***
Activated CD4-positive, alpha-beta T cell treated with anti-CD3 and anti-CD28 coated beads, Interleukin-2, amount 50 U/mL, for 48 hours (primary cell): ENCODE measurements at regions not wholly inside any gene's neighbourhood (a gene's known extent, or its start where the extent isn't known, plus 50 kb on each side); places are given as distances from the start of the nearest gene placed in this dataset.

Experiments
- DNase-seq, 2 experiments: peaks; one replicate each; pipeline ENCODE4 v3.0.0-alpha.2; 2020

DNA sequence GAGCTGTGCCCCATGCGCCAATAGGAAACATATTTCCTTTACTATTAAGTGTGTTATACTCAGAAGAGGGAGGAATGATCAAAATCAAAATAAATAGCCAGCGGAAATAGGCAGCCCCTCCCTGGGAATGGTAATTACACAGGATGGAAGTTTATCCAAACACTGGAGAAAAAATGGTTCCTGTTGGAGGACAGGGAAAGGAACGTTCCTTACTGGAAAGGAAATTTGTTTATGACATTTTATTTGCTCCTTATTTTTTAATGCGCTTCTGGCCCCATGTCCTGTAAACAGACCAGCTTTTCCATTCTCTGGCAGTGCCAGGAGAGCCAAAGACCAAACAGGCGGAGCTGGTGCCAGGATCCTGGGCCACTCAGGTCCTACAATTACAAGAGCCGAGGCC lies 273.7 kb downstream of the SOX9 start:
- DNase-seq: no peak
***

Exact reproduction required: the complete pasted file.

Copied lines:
Activated CD4-positive, alpha-beta T cell treated with anti-CD3 and anti-CD28 coated beads, Interleukin-2, amount 50 U/mL, for 48 hours (primary cell): ENCODE measurements at regions not wholly inside any gene's neighbourhood (a gene's known extent, or its start where the extent isn't known, plus 50 kb on each side); places are given as distances from the start of the nearest gene placed in this dataset.

Experiments
- DNase-seq, 2 experiments: peaks; one replicate each; pipeline ENCODE4 v3.0.0-alpha.2; 2020

DNA sequence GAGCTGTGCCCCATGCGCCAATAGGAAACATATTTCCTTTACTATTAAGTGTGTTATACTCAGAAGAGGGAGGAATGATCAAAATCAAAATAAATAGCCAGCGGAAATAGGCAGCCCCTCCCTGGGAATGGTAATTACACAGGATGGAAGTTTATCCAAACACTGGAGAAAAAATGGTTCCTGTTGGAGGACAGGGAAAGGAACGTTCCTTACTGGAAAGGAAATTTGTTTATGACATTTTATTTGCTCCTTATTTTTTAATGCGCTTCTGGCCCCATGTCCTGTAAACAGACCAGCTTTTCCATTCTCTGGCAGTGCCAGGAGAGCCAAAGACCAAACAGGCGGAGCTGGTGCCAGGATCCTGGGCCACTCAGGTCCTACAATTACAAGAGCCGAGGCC lies 273.7 kb downstream of the SOX9 start:
- DNase-seq: no peak